Moving polewards in winter: a recent change in the migratory strategy of a pelagic seabird?
Background: During the non-breeding period, many birds migrate to milder areas, found closer to the equator than their breeding sites. Opposite movements are very rare. In the Southern Ocean, the abundance of 13C declines markedly with more southern latitude, providing a characteristic 13C isoscape. This can be used as a tracer for the movement of ... seabirds between breeding and inter-breeding areas, by comparing stable isotope ratios of feathers grown at different times of the year. Results: We studied seasonal movements of Thin-billed prions (Aves, Procellariiformes), breeding at the Subantarctic Falkland/Malvinas Islands, compared with those of Wilson's storm-petrels breeding in the Antarctic South Shetland Islands. The two species showed opposite migratory movements. While Wilson's storm-petrels moved to warmer waters north of the Drake Passage in winter, Thin-billed prions showed a reversed movement towards more polar waters. Carbon stable isotope ratios in recent and historical feathers indicated that poleward winter movements of Thin-billed prions were less common historically (45% in 1913-1915), and have only recently become dominant (92% in 2003-2005), apparently in response to warming sea temperatures. Conclusions: This study shows that pelagic seabirds can rapidly change migration strategies within populations, including migration towards more poleward waters in winter.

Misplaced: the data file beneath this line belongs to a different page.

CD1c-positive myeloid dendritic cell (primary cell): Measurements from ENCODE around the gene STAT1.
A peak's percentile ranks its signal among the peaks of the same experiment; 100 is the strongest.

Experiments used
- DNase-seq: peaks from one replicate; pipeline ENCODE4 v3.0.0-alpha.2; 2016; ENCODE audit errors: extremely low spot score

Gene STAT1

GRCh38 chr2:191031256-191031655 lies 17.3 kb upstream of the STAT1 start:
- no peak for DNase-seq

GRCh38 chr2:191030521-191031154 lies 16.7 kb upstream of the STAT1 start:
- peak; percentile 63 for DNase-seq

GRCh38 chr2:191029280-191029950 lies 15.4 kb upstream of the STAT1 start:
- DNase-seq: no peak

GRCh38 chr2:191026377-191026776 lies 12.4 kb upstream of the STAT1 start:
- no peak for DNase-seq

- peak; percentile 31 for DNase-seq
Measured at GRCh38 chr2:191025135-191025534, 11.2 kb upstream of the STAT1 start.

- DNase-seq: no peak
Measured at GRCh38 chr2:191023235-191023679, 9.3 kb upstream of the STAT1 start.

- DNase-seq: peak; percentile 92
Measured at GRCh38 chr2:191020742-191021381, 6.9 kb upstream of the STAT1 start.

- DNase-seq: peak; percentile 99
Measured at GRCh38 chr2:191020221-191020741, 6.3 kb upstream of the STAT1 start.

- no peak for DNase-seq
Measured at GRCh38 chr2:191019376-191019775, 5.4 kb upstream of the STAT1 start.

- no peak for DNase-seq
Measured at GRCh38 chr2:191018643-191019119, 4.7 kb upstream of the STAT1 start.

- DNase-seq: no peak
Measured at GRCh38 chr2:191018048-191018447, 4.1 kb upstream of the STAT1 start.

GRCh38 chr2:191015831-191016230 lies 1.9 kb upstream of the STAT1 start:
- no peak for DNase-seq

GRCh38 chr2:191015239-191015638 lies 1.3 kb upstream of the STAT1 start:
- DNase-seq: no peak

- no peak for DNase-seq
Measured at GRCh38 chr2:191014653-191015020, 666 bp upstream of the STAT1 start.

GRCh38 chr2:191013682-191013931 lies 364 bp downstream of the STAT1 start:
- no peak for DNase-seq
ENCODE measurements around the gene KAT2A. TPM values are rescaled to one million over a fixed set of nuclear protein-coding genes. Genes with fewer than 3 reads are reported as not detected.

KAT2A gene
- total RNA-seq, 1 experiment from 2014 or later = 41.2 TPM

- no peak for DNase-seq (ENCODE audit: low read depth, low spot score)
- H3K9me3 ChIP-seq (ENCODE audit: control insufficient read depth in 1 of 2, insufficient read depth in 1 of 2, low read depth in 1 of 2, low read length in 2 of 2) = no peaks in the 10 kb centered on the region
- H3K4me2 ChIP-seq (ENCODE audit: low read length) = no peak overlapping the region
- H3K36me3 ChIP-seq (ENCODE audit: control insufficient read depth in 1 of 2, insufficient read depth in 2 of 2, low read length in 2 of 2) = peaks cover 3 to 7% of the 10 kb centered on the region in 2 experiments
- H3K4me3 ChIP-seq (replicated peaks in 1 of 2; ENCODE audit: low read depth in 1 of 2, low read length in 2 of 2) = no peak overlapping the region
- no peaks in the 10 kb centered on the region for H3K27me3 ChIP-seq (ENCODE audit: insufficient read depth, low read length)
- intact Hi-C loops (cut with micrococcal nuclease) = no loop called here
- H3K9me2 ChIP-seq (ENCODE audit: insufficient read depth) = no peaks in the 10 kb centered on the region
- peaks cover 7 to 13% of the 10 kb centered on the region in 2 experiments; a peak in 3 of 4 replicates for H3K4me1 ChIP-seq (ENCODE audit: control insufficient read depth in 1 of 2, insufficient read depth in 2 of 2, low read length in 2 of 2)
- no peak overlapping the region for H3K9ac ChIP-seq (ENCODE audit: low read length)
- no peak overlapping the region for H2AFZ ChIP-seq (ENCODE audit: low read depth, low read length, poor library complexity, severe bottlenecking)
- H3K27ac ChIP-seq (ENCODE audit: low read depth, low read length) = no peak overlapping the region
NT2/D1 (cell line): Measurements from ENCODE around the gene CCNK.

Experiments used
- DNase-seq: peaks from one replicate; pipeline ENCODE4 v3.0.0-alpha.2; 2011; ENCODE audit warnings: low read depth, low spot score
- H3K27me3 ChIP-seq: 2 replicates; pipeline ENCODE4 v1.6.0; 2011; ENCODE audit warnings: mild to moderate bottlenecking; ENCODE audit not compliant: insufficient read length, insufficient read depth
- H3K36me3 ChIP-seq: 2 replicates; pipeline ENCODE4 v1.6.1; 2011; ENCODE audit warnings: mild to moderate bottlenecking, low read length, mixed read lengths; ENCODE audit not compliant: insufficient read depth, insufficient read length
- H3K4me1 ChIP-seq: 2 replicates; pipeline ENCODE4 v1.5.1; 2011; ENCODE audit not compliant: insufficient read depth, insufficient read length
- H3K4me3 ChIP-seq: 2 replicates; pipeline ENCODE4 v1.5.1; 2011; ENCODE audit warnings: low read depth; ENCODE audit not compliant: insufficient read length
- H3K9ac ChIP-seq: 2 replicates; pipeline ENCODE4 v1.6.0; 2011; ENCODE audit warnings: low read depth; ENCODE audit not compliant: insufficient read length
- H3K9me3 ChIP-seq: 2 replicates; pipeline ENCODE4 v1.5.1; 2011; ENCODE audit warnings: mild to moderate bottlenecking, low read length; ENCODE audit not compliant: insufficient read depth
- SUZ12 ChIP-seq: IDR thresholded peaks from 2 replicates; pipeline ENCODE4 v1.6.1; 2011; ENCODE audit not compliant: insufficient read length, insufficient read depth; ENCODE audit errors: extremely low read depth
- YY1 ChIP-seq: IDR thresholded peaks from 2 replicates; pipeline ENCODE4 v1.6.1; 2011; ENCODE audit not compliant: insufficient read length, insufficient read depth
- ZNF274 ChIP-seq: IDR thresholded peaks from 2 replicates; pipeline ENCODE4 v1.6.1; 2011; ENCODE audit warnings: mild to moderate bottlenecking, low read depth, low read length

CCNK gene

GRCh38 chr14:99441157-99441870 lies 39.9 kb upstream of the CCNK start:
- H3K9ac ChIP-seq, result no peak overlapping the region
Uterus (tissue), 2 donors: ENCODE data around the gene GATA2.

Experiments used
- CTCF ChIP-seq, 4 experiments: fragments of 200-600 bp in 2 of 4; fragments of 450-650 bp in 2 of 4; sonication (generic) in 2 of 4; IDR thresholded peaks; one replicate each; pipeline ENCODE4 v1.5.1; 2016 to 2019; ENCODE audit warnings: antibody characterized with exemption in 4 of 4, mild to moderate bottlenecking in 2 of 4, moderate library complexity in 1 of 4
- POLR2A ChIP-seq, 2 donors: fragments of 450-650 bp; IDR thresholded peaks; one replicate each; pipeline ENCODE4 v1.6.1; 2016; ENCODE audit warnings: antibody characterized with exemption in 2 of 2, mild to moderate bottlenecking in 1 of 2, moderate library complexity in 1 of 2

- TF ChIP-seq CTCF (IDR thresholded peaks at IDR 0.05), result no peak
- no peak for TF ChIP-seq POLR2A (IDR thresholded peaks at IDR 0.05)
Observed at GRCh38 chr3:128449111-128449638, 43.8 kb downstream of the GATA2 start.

Original publication in
Frontiers in Zoology 7 (2010), 15